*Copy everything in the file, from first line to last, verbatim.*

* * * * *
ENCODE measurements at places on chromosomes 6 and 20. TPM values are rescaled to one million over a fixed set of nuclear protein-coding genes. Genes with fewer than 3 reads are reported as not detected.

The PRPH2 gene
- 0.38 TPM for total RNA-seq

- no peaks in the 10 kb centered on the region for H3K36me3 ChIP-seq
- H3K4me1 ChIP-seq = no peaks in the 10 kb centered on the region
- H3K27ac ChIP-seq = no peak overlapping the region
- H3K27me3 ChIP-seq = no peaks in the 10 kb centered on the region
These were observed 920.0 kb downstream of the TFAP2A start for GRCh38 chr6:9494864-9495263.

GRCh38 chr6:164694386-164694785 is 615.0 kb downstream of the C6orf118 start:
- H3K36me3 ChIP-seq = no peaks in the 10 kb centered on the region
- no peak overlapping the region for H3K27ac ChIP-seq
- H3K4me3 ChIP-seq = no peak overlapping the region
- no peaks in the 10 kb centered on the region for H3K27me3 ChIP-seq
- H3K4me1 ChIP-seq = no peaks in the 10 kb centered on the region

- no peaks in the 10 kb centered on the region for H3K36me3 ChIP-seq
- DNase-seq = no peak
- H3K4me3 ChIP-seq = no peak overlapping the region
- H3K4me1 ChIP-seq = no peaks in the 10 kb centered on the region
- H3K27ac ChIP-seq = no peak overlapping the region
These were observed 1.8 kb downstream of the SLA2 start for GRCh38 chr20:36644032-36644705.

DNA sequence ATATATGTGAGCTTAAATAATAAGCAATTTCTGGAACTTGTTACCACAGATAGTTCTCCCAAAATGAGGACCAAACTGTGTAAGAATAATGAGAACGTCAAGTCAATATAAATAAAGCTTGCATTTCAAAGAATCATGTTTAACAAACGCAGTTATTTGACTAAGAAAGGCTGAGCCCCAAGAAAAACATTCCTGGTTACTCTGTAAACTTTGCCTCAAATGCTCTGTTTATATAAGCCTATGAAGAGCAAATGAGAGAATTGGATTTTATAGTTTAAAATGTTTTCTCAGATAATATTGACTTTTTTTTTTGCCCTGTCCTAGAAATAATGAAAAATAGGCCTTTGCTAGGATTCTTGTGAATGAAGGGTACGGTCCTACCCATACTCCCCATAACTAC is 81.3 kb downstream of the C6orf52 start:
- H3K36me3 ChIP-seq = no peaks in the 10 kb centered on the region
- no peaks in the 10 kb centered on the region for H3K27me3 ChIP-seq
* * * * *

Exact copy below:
ENCODE measurements at places on chromosomes 6 and 20. TPM values are rescaled to one million over a fixed set of nuclear protein-coding genes. Genes with fewer than 3 reads are reported as not detected.

The PRPH2 gene
- 0.38 TPM for total RNA-seq

- no peaks in the 10 kb centered on the region for H3K36me3 ChIP-seq
- H3K4me1 ChIP-seq = no peaks in the 10 kb centered on the region
- H3K27ac ChIP-seq = no peak overlapping the region
- H3K27me3 ChIP-seq = no peaks in the 10 kb centered on the region
These were observed 920.0 kb downstream of the TFAP2A start for GRCh38 chr6:9494864-9495263.

GRCh38 chr6:164694386-164694785 is 615.0 kb downstream of the C6orf118 start:
- H3K36me3 ChIP-seq = no peaks in the 10 kb centered on the region
- no peak overlapping the region for H3K27ac ChIP-seq
- H3K4me3 ChIP-seq = no peak overlapping the region
- no peaks in the 10 kb centered on the region for H3K27me3 ChIP-seq
- H3K4me1 ChIP-seq = no peaks in the 10 kb centered on the region

- no peaks in the 10 kb centered on the region for H3K36me3 ChIP-seq
- DNase-seq = no peak
- H3K4me3 ChIP-seq = no peak overlapping the region
- H3K4me1 ChIP-seq = no peaks in the 10 kb centered on the region
- H3K27ac ChIP-seq = no peak overlapping the region
These were observed 1.8 kb downstream of the SLA2 start for GRCh38 chr20:36644032-36644705.

DNA sequence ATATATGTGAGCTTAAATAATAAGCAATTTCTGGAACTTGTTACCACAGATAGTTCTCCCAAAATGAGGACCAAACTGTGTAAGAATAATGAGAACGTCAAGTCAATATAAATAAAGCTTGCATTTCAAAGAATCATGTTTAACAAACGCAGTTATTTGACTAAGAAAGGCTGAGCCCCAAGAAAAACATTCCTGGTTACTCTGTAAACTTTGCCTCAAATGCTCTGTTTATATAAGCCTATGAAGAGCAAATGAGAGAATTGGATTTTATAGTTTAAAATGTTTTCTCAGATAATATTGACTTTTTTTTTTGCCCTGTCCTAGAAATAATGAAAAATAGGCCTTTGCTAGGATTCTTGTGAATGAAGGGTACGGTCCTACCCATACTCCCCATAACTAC is 81.3 kb downstream of the C6orf52 start:
- H3K36me3 ChIP-seq = no peaks in the 10 kb centered on the region
- no peaks in the 10 kb centered on the region for H3K27me3 ChIP-seq